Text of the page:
Dilated Cardiomyopathy (DCM)

Updated:Jan 4,2013

Dilated cardiomyopathy (DCM) is the most common type of the disease. It mostly occurs in adults 20 to 60. Men are more likely than women to have this type of cardiomyopathy.

Dilated cardiomyopathy affects the heart's ventricles and atria. These are the lower and upper chambers of the heart, respectively.

The disease often starts in the left ventricle, the heart's main pumping chamber. The heart muscle begins to dilate (stretch and become thinner). This causes the inside of the chamber to enlarge. The problem often spreads to the right ventricle and then to the atria as the disease gets worse.

When the heart chambers dilate, the heart muscle doesn't contract normally. Also, the heart can't pump blood very well. Over time, the heart becomes weaker and heart failure can occur. Common symptoms of heart failure include shortness of breath, fatigue (tiredness), and swelling of the ankles, feet, legs, abdomen and veins in the neck.

Dilated cardiomyopathy also can lead to heart valve problems, arrhythmias (irregular heartbeats) and blood clots in the heart.

Other Names for Dilated Cardiomyopathy

  • Alcoholic cardiomyopathy. This term is used when overuse of alcohol causes the disease.
  • Congestive cardiomyopathy
  • Diabetic cardiomyopathy
  • Familial dilated cardiomyopathy
  • Idiopathic cardiomyopathy
  • Ischemic cardiomyopathy. This term is used when coronary heart disease (also called coronary artery disease) or heart attack cause the disease. Not all form of DCM are ischemic in etiology.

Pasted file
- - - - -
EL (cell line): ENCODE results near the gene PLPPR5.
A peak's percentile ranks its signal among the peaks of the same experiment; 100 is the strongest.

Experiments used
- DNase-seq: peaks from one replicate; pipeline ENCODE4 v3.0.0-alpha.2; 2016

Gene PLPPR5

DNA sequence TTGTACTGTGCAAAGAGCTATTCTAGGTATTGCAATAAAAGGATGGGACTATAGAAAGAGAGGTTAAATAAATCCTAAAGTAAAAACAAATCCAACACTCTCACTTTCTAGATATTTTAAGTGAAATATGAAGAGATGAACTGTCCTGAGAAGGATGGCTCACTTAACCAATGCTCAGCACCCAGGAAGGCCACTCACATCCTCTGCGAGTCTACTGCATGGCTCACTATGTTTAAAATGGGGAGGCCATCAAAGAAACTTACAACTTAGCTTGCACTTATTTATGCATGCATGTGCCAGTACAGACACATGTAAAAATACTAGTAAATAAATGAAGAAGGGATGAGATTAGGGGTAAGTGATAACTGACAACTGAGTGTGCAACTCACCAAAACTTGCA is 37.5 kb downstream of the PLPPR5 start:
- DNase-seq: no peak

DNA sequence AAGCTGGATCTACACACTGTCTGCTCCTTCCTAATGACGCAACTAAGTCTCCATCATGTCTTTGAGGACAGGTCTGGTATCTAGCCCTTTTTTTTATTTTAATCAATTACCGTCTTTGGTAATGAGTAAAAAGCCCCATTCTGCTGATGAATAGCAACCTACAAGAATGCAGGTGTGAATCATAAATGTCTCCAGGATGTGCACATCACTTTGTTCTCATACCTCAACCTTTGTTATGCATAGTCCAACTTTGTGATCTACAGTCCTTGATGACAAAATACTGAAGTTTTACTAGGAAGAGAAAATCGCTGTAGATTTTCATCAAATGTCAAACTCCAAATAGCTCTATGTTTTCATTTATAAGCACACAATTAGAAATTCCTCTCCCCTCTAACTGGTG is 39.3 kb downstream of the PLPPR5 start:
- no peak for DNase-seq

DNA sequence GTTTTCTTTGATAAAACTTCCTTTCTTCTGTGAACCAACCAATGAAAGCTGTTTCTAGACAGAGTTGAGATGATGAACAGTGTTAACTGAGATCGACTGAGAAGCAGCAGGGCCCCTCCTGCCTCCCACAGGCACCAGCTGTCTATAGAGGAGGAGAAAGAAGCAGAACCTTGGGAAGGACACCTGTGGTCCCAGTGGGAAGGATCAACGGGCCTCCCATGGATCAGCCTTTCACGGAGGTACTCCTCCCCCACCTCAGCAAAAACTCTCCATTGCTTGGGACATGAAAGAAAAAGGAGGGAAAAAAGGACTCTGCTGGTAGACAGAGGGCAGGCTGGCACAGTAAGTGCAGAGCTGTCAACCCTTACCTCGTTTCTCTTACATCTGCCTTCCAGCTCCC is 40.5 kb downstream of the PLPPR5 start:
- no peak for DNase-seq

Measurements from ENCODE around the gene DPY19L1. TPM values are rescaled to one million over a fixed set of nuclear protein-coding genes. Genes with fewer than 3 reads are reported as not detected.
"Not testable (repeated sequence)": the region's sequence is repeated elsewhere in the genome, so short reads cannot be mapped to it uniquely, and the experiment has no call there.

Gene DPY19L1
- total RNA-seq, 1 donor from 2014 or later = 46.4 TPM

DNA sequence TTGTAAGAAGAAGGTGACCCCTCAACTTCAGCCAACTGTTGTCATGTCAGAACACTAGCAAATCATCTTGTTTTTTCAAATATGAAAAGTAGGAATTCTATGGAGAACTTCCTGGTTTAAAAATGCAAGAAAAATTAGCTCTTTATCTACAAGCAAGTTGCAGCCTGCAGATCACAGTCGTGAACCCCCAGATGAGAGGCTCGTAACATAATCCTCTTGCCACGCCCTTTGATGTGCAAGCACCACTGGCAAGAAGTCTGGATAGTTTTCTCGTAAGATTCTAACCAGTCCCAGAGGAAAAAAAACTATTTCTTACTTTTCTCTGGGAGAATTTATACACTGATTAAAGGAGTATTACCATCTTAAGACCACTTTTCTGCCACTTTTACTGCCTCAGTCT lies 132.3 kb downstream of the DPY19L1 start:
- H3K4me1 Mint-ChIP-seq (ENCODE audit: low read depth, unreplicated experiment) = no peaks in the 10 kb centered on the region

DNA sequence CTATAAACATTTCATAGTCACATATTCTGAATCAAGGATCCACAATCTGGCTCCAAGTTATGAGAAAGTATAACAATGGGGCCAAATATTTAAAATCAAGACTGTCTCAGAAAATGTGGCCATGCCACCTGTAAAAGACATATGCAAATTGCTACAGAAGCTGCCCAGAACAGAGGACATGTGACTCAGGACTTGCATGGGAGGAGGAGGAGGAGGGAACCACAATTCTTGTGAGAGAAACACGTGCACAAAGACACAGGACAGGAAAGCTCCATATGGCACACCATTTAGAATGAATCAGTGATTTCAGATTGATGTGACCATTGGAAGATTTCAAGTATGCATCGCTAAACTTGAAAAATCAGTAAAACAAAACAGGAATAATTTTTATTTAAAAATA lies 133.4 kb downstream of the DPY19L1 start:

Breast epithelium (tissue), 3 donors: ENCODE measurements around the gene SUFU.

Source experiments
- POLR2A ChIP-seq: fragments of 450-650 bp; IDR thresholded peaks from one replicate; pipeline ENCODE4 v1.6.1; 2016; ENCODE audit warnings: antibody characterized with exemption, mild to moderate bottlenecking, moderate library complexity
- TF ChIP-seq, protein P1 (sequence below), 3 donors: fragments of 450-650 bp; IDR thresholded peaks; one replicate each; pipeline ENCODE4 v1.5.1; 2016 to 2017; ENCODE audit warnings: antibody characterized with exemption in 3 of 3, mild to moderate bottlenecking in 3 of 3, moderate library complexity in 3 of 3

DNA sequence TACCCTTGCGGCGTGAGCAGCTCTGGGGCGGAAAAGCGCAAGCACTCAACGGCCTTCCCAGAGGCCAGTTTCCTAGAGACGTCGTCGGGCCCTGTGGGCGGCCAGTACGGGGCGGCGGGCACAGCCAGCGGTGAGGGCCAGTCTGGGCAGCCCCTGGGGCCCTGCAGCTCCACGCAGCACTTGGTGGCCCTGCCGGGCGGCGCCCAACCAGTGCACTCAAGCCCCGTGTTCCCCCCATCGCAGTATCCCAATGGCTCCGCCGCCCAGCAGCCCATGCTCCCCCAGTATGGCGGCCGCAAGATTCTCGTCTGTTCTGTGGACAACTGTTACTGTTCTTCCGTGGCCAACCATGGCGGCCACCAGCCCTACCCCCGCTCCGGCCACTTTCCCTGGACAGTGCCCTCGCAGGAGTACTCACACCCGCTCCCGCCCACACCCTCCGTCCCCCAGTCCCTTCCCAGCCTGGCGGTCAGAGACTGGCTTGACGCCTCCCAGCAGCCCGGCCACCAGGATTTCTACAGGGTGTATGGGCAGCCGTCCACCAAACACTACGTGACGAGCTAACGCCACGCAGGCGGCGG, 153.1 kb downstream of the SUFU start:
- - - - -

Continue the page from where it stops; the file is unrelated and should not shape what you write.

• Peripartum cardiomyopathy. This term is used when the disease develops in a woman shortly before or after she gives birth.
  • Primary cardiomyopathy
What Causes Dilated Cardiomyopathy
The cause of dilated cardiomyopathy often isn't known. As many as one-third of the people who have dilated cardiomyopathy inherit it from their parents.

Certain diseases, conditions and substances also can cause the disease, such as:
  • Coronary heart disease, heart attack, high blood pressure, diabetes, thyroid disease, viral hepatitis and HIV
  • Infections, especially viral infections that inflame the heart muscle
  • Alcohol, especially if you also have a poor diet
  • Complications during the last month of pregnancy or within 5 months of birth
  • Certain toxins such as cobalt
  • Certain drugs (such as cocaine and amphetamines) and two medicines used to treat cancer (doxorubicin and daunorubicin)
Other Types of Cardiomyopathy: Also in this section:
Learn more:


Source: National Heart, Lung, and Blood Institute, National Institutes of Health, U.S. Department of Health and Human Services


Cardiomyopathy in Adults

 
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